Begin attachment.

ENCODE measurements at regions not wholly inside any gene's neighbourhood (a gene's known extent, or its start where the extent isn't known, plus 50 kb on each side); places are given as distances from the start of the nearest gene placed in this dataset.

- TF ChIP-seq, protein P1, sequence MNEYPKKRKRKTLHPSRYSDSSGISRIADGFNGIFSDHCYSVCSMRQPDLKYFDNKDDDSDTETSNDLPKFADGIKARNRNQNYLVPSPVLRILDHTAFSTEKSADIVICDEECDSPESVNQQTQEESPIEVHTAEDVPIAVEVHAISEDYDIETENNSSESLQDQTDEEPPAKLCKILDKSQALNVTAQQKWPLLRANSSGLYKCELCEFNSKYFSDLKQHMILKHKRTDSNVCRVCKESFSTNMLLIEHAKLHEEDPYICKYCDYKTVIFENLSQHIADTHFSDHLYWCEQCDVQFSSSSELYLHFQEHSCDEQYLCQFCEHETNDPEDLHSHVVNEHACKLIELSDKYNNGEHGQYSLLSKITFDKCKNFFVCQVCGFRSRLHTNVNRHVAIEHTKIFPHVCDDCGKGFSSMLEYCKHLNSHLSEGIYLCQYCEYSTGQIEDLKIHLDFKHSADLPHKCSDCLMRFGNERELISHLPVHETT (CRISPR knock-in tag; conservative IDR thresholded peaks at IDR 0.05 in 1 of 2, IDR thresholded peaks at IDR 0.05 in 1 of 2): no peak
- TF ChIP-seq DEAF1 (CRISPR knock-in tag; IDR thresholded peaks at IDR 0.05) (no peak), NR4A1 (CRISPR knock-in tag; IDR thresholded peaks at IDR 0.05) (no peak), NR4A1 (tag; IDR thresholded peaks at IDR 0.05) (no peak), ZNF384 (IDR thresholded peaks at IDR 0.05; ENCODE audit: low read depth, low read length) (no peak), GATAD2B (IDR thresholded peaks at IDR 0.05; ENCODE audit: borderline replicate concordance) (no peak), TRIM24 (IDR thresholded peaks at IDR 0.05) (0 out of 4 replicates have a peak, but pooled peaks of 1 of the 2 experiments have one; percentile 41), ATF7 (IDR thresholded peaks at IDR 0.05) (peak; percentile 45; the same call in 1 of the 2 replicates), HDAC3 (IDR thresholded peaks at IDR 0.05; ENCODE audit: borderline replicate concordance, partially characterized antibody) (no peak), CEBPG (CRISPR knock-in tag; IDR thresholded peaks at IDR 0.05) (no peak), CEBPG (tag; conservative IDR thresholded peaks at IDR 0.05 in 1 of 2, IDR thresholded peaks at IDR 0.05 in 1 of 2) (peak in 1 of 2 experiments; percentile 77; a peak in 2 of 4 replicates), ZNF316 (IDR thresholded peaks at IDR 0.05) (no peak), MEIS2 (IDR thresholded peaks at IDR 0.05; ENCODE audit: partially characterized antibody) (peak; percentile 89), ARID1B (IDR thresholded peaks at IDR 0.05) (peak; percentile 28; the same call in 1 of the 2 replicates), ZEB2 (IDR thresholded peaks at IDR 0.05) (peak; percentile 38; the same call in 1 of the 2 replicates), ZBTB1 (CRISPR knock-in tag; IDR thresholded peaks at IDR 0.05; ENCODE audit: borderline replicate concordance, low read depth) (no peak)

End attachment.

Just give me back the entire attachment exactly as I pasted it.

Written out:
ENCODE measurements at regions not wholly inside any gene's neighbourhood (a gene's known extent, or its start where the extent isn't known, plus 50 kb on each side); places are given as distances from the start of the nearest gene placed in this dataset.

- TF ChIP-seq, protein P1, sequence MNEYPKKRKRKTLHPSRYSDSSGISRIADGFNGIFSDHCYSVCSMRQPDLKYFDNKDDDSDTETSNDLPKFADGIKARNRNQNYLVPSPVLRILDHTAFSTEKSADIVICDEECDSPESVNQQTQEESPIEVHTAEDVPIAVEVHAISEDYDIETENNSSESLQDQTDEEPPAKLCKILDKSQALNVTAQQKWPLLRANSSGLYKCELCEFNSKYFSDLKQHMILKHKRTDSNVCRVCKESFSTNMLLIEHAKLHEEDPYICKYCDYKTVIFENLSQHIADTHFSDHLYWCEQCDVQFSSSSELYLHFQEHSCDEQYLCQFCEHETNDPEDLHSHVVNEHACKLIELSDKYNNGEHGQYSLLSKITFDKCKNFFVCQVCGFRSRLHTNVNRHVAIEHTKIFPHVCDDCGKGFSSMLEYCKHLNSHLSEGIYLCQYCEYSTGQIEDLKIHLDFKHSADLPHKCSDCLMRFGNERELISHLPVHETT (CRISPR knock-in tag; conservative IDR thresholded peaks at IDR 0.05 in 1 of 2, IDR thresholded peaks at IDR 0.05 in 1 of 2): no peak
- TF ChIP-seq DEAF1 (CRISPR knock-in tag; IDR thresholded peaks at IDR 0.05) (no peak), NR4A1 (CRISPR knock-in tag; IDR thresholded peaks at IDR 0.05) (no peak), NR4A1 (tag; IDR thresholded peaks at IDR 0.05) (no peak), ZNF384 (IDR thresholded peaks at IDR 0.05; ENCODE audit: low read depth, low read length) (no peak), GATAD2B (IDR thresholded peaks at IDR 0.05; ENCODE audit: borderline replicate concordance) (no peak), TRIM24 (IDR thresholded peaks at IDR 0.05) (0 out of 4 replicates have a peak, but pooled peaks of 1 of the 2 experiments have one; percentile 41), ATF7 (IDR thresholded peaks at IDR 0.05) (peak; percentile 45; the same call in 1 of the 2 replicates), HDAC3 (IDR thresholded peaks at IDR 0.05; ENCODE audit: borderline replicate concordance, partially characterized antibody) (no peak), CEBPG (CRISPR knock-in tag; IDR thresholded peaks at IDR 0.05) (no peak), CEBPG (tag; conservative IDR thresholded peaks at IDR 0.05 in 1 of 2, IDR thresholded peaks at IDR 0.05 in 1 of 2) (peak in 1 of 2 experiments; percentile 77; a peak in 2 of 4 replicates), ZNF316 (IDR thresholded peaks at IDR 0.05) (no peak), MEIS2 (IDR thresholded peaks at IDR 0.05; ENCODE audit: partially characterized antibody) (peak; percentile 89), ARID1B (IDR thresholded peaks at IDR 0.05) (peak; percentile 28; the same call in 1 of the 2 replicates), ZEB2 (IDR thresholded peaks at IDR 0.05) (peak; percentile 38; the same call in 1 of the 2 replicates), ZBTB1 (CRISPR knock-in tag; IDR thresholded peaks at IDR 0.05; ENCODE audit: borderline replicate concordance, low read depth) (no peak)